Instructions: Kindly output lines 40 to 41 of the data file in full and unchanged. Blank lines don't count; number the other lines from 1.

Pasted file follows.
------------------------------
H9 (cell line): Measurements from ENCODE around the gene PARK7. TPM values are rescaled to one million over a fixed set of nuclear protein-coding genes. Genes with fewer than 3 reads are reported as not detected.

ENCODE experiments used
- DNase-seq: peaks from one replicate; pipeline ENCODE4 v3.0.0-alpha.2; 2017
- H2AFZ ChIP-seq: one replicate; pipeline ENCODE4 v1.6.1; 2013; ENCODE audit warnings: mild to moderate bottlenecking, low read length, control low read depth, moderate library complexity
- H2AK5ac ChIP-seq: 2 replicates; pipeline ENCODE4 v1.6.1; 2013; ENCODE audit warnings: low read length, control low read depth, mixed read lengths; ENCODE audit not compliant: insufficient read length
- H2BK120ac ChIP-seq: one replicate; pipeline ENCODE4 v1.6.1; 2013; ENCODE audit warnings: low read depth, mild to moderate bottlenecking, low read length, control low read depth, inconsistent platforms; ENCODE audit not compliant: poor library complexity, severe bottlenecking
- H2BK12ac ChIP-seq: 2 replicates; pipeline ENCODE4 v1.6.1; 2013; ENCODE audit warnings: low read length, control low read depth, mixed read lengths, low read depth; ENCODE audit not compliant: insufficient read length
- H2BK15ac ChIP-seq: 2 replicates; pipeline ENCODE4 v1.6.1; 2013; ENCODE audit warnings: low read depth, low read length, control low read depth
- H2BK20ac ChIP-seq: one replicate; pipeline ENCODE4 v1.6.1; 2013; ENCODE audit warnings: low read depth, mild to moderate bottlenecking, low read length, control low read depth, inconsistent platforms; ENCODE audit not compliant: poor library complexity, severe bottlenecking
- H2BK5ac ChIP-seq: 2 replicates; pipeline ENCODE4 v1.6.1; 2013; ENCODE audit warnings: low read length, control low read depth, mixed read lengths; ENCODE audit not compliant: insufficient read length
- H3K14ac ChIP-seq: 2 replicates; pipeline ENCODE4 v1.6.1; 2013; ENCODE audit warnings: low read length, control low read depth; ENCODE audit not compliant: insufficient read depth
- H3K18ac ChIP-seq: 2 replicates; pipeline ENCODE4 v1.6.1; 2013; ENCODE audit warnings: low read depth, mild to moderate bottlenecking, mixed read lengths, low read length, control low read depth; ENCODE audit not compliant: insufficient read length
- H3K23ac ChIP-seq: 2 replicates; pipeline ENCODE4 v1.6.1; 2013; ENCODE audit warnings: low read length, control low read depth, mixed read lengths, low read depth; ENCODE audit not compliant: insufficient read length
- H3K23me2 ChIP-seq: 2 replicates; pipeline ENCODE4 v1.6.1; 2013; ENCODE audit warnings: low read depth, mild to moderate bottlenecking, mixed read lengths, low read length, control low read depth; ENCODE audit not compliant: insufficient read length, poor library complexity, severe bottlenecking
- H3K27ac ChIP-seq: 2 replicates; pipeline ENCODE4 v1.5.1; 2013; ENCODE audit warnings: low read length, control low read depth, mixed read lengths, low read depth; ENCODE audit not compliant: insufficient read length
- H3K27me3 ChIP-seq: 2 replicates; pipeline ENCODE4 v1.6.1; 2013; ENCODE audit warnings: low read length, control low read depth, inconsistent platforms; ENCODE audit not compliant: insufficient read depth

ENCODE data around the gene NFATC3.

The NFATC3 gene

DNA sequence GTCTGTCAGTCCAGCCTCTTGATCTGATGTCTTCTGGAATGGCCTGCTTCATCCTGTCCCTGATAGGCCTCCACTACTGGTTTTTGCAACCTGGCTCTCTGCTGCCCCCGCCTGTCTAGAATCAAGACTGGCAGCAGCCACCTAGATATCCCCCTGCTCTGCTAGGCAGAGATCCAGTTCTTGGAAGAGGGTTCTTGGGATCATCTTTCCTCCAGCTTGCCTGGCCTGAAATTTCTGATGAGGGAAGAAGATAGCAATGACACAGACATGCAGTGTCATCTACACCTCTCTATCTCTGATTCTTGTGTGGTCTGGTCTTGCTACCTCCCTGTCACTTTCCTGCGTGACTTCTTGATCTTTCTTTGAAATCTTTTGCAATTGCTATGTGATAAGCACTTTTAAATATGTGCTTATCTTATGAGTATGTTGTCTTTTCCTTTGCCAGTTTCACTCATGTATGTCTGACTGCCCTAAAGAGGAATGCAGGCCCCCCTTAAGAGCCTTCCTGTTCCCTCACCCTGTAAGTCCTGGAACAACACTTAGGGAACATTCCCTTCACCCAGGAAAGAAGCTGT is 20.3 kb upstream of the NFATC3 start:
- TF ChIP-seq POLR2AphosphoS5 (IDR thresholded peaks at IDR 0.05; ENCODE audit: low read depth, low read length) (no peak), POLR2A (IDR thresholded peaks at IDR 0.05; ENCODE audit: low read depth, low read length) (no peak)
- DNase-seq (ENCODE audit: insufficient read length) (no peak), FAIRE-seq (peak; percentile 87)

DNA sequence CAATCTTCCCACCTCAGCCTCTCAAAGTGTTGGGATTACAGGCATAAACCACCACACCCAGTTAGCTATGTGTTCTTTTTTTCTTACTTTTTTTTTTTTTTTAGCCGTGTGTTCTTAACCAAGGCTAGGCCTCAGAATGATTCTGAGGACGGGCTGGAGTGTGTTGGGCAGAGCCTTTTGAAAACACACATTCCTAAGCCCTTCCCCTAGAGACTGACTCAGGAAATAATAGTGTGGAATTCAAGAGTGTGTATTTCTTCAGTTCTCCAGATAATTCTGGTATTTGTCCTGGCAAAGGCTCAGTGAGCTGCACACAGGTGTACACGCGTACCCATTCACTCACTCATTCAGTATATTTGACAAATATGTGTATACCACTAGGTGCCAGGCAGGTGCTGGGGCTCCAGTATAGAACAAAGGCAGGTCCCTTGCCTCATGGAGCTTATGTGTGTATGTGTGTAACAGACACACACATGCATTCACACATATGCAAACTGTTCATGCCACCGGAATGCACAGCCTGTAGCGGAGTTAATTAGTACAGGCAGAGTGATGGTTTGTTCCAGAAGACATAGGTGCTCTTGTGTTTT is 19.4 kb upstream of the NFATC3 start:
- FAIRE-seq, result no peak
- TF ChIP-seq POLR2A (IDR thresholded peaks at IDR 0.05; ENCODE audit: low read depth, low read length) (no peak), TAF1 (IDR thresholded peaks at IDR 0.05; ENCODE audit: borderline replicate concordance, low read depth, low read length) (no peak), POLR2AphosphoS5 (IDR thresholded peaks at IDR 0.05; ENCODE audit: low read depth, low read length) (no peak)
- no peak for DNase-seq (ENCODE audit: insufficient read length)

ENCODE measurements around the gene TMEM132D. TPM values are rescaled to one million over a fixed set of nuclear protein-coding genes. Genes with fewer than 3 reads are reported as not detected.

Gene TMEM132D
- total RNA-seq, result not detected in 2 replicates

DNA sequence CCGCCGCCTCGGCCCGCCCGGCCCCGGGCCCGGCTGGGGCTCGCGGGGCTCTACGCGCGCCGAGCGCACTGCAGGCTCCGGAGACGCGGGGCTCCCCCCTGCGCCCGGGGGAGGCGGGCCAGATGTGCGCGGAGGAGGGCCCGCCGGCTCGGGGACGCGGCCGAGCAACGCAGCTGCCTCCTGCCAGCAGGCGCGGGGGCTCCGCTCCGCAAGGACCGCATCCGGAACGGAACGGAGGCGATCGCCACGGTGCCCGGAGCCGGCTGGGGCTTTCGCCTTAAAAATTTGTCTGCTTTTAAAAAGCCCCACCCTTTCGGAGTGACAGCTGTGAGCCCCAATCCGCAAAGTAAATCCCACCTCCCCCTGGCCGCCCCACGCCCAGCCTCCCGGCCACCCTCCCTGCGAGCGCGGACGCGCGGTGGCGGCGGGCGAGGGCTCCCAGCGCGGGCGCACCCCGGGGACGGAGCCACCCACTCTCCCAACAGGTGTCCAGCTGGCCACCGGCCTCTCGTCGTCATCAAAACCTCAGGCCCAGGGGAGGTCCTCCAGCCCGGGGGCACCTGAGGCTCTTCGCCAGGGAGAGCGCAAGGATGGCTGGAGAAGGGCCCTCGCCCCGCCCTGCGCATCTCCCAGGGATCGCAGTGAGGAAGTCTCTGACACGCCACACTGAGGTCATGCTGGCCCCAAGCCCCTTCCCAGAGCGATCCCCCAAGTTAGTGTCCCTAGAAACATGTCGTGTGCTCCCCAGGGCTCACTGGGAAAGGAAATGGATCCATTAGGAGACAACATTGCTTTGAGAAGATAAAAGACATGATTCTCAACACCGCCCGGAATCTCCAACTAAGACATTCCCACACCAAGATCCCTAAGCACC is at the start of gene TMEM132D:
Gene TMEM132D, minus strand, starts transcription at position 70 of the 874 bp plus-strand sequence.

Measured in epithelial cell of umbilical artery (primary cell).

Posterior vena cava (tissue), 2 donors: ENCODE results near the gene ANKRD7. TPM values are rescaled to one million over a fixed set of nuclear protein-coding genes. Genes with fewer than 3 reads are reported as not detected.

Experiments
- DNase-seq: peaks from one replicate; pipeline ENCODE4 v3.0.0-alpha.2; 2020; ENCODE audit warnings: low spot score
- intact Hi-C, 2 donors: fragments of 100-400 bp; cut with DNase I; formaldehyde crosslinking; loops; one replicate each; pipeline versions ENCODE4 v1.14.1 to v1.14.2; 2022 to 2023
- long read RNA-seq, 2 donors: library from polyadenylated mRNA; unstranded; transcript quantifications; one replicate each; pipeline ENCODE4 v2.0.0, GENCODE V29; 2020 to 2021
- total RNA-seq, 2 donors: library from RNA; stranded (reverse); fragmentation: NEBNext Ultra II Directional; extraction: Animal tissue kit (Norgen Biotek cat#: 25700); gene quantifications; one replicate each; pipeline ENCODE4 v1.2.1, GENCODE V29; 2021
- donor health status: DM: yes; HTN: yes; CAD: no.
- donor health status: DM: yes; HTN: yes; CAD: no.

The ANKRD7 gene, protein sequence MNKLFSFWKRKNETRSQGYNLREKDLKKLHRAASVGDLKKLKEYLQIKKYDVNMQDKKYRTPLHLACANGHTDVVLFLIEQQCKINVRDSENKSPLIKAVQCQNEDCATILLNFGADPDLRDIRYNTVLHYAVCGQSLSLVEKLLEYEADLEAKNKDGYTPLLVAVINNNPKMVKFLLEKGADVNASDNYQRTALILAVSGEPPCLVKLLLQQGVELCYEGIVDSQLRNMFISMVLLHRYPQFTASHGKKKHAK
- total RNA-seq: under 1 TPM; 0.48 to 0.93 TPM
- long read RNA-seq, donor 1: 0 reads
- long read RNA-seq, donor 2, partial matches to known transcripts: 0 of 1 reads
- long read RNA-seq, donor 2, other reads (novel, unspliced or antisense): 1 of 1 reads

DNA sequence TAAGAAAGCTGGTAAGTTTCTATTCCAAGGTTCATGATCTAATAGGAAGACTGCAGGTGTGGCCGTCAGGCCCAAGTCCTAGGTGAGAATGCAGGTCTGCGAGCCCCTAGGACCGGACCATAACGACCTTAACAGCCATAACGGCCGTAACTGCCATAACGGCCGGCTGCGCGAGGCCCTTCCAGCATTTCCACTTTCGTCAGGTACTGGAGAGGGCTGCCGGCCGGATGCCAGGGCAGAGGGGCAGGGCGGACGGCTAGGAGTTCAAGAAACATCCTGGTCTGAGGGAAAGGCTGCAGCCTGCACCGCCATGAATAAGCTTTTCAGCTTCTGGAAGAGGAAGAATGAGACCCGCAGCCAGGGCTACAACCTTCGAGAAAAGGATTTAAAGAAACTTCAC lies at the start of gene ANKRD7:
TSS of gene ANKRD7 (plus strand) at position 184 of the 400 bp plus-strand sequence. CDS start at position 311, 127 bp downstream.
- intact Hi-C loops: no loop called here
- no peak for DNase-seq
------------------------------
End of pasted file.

The ANKRD7 gene, protein sequence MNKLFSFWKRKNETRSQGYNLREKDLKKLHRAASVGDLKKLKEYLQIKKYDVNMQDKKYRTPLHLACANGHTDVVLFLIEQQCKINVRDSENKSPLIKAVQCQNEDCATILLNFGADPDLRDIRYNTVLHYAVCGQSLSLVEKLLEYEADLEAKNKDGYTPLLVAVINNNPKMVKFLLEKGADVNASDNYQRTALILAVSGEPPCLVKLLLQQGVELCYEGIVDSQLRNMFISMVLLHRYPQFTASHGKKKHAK
- total RNA-seq: under 1 TPM; 0.48 to 0.93 TPM